From Nurse to Cancer Patient and Back: MSK Nurse Practitioner Jaclyn Stout

Jakki Stout stands in her white coat and holds a sign for the nurses’ suite that was named after her.

Jakki Stout, MSK nurse practitioner and former MSK breast cancer patient, has a heroic message of recovery and hope.

It’s easy to see that nurse practitioner Jaclyn Stout has a true passion for nursing.

Jakki, as she’s called, is a skilled and compassionate caregiver who’s been at Memorial Sloan Kettering Cancer Center (MSK) for 10 years. She loves her work caring for surgery patients recovering from bladder, prostatekidney, or testicular cancer. “As a bedside nurse and now as a nurse practitioner, I’ve had two of my dream jobs,” says Jakki, who is FNP-BC, PCCN, and OCN certified.

Getting Diagnosed With Cancer, as a Cancer Nurse Herself

But Jakki, 33, also brings something else to the job — hard-won wisdom. When she was just 28 years old, she was diagnosed with breast cancer and discovered firsthand what it’s like to be in a cancer patient’s shoes. She still remembers the day five years ago when she got the results of the biopsy. “It started this journey that has been the most interesting, rewarding, and challenging of my life. I never imagined it could happen to me.”

The experience changed her perspective as a nurse, she says. “It shed a new light on what it was like to be a patient.”

Jakki’s Support During Cancer Treatment From Nursing Colleagues and Friends

From the start, Jakki says, MSK colleagues and friends were at her side. “I really, really relied on my nursing friends.” She was diagnosed with stage 2B invasive breast cancer (estrogen receptor-positive, progesterone-positive, and HER2-positive). A young woman, she wanted to preserve her fertility. So MSK referred her to an outside specialist to freeze her eggs. Then came the treatment: chemotherapy, a mastectomy, and targeted immunotherapy. Her family was loving and supportive, but she says her fellow nurses carried her through in ways only they could, letting her express raw emotions and feel fatigue. They gave her a safe space that allowed her to just be a patient.

Jakki, during treatment and wearing a chemotherapy cold cap, is surrounded by fellow nurses.

Jakki (center), in treatment, with MSK nurses Kara Freedman, CNS (left), and Kristin McCormack, RN (right), at her side.

A big part of Jakki’s work as a nurse practitioner is helping hospital patients who have had major cancer surgery meet all the milestones to go home safely, and as quickly as possible. “Recovery really happens at home for the patient,” she says. What she knows now from personal experience is that the key factor to a good outcome for patients is good support at home.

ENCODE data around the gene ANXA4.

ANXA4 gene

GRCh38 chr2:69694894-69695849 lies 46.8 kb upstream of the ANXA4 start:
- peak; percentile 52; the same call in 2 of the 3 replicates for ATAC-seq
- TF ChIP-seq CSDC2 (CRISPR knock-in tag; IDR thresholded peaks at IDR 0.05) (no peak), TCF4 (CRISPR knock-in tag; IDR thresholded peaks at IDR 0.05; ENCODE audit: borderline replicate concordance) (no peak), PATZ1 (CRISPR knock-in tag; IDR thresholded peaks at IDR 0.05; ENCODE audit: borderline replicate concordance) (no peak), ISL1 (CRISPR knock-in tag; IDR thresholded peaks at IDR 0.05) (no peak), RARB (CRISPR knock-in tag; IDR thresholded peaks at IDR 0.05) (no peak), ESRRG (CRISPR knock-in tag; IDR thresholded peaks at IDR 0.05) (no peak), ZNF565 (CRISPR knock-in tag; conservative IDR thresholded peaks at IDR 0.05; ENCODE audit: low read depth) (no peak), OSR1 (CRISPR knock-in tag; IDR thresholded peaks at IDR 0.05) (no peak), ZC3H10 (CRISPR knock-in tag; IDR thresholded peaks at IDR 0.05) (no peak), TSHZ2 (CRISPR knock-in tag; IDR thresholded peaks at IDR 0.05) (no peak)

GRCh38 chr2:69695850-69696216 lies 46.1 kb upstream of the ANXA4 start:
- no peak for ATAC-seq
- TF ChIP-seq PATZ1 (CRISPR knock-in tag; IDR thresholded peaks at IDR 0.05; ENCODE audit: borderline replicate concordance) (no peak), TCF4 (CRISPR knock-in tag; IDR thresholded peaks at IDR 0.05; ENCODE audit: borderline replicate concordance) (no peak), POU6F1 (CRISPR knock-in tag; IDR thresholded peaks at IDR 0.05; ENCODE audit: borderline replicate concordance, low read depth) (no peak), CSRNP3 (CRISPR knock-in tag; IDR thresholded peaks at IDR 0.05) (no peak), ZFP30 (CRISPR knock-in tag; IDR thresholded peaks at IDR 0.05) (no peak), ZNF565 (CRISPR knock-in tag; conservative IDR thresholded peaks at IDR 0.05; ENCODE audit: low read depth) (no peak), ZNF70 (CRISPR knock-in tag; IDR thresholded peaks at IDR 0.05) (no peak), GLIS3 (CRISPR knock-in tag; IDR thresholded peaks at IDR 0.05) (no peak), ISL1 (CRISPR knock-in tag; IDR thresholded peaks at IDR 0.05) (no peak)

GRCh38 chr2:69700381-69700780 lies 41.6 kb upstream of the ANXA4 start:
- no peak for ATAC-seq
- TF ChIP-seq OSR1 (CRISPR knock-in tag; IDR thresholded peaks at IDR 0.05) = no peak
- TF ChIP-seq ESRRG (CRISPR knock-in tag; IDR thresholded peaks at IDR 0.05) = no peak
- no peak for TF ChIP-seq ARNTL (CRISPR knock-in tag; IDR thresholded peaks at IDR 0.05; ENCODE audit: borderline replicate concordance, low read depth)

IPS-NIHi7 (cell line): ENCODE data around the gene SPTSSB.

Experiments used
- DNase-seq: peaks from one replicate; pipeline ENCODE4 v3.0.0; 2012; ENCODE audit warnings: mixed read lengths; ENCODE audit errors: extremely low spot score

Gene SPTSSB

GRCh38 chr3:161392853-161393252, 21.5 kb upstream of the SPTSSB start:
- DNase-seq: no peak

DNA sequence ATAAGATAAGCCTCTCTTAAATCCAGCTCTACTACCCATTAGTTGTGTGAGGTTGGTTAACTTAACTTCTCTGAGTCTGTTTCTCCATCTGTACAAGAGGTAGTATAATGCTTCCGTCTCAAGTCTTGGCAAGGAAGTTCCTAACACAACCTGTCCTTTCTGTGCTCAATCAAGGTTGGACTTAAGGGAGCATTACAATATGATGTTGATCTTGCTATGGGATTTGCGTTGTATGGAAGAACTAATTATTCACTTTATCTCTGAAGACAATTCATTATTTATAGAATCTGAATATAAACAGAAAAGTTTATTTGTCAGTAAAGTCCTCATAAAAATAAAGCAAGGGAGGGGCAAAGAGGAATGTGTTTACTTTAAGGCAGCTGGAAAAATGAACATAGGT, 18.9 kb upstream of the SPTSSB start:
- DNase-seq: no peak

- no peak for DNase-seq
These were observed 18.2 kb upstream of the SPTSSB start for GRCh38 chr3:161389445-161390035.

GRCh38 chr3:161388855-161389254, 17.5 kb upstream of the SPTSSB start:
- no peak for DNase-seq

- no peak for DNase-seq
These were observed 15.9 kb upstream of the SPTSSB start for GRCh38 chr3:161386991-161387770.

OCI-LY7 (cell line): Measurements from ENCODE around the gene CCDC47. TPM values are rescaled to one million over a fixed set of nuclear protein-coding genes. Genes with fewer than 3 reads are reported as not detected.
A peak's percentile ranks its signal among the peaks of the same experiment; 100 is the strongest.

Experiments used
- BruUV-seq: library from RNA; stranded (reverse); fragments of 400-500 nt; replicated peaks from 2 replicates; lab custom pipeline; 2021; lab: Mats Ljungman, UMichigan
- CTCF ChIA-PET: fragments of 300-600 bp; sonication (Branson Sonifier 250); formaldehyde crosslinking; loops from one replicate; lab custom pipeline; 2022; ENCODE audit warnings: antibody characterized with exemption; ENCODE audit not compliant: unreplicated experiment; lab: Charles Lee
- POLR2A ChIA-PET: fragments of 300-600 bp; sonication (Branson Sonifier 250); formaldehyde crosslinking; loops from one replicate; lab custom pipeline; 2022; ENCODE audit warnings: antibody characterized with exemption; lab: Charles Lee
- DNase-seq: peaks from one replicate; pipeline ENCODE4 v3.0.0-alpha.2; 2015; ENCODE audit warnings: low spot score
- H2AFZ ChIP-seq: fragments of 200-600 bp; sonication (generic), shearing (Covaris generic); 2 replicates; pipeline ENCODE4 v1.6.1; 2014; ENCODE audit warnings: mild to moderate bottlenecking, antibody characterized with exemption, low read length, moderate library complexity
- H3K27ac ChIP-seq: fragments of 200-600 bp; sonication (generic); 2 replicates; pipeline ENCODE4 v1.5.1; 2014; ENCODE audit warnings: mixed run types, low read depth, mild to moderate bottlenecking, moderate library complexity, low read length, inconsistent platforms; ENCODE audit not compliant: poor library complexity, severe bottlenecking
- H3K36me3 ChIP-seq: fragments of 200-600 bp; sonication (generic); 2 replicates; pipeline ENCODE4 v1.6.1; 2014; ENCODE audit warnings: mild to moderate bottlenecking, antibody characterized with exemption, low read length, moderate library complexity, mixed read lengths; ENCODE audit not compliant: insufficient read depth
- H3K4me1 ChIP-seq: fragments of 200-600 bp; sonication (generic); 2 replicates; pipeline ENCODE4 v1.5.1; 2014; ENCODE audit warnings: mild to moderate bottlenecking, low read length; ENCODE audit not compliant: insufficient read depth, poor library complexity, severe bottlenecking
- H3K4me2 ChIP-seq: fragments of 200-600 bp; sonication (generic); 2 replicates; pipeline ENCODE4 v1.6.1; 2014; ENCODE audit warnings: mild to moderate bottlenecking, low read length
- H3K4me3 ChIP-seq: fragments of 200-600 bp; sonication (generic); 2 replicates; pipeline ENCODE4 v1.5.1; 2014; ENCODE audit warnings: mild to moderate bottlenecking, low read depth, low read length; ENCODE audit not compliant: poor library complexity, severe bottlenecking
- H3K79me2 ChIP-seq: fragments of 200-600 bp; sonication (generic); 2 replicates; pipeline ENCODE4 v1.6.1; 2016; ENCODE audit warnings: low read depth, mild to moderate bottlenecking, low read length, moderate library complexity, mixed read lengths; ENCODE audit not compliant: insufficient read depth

“I was able to get through everything because I had such a strong support system with my family and friends,” she recalls. “You need people around you who are going to be there for you emotionally, physically, and mentally.”

Before her patients are discharged, Jakki makes sure they plan for ways to navigate their post-op period at home — just like she did — from grocery shopping to walking the dog to making a cup of tea. “One of the fundamental things I learned during my own recovery from cancer is the importance of having people that care about you and love you, to help you get through the challenges of daily life.”

Today, Jakki is cancer free with no evidence of disease and has no problem sharing her cancer story with patients — when she thinks it might help. But she never wants the focus to be on her. “I’m here to care for them,” she says. “It’s something I’ve gone through, but I’ve gone through it. I’m back in action, working, and taking care of others.”

As a Cancer Survivor, Jakki Now Offers More to Patients and Fellow Nurses

Jakki’s unique insights as a patient are now benefiting her fellow nurses, who often reach out to her for guidance on how best to support their friends and loved ones recently diagnosed with cancer. “It makes me happy that at least if I had to go through that, I can be a resource to help other people,” she says.

Jakki stands with Al Roker and a crowd of nurses and others.

The ‘Today’ show’s Al Roker honored Jakki with a special lounge for MSK nurses in her name. 

Jakki’s inspiring message of hope, courage, and support has already reached millions of people. Her recovery from breast cancer, her joy in her work, and her warm friendships with fellow nurses inspired NBC News’ Today show to celebrate her as part of its Heroes Week in 2023. The beautiful tribute ended with anchor Al Roker coming to MSK to surprise her with news that a special nurses’ lounge at MSK will be designated in her honor.

For Jakki, whose todays are filled with happiness, health, and laughter, and who has met cancer on both front lines — as a nurse and a patient — her message to MSK patients and those who support them is clear: “There’s always a light at the end of the tunnel. I was a patient, and I came back. And my life continued after cancer. I was able to be even better than I was before.”